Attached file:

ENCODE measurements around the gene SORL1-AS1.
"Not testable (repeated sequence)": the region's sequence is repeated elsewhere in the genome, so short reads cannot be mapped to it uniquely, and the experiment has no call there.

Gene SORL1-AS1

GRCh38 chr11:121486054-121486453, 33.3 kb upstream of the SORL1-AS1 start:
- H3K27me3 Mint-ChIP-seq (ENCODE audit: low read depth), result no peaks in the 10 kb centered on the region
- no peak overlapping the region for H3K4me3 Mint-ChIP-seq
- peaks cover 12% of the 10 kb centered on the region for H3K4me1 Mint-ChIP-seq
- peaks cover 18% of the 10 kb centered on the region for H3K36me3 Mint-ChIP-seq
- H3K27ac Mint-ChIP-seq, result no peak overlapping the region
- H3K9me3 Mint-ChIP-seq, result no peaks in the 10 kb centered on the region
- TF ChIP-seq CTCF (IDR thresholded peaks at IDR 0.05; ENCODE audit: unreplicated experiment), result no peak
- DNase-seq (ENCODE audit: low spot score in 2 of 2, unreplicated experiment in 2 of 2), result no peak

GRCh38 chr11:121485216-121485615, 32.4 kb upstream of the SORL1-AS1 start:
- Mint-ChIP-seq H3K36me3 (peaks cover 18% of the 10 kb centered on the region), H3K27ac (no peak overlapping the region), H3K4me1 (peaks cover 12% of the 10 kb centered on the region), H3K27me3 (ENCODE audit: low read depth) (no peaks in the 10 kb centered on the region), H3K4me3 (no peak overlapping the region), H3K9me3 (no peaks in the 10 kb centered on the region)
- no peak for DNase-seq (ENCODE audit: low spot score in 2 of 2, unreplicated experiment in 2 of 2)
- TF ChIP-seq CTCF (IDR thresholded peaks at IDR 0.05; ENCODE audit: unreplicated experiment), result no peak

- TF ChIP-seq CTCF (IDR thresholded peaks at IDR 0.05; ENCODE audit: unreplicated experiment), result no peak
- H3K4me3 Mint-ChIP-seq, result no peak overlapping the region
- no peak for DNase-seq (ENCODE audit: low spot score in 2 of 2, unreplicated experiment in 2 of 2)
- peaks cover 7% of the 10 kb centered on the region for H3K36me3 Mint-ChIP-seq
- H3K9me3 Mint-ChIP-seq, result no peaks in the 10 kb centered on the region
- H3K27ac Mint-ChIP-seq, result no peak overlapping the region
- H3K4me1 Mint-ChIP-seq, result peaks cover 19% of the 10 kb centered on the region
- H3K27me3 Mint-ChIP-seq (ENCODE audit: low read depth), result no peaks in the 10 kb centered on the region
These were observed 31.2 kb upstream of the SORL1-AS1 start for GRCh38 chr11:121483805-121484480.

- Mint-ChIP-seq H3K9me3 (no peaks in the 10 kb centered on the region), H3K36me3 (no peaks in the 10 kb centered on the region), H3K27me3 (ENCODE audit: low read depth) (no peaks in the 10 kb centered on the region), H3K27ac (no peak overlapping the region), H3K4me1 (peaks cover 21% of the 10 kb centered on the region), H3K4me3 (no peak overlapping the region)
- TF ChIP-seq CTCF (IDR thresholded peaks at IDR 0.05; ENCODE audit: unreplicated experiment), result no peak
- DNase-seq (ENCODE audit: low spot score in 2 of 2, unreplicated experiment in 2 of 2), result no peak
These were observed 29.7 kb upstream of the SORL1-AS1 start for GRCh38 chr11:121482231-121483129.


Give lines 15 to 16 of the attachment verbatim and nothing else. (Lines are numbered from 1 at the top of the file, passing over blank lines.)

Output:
- no peak for DNase-seq (ENCODE audit: low spot score in 2 of 2, unreplicated experiment in 2 of 2)
- TF ChIP-seq CTCF (IDR thresholded peaks at IDR 0.05; ENCODE audit: unreplicated experiment), result no peak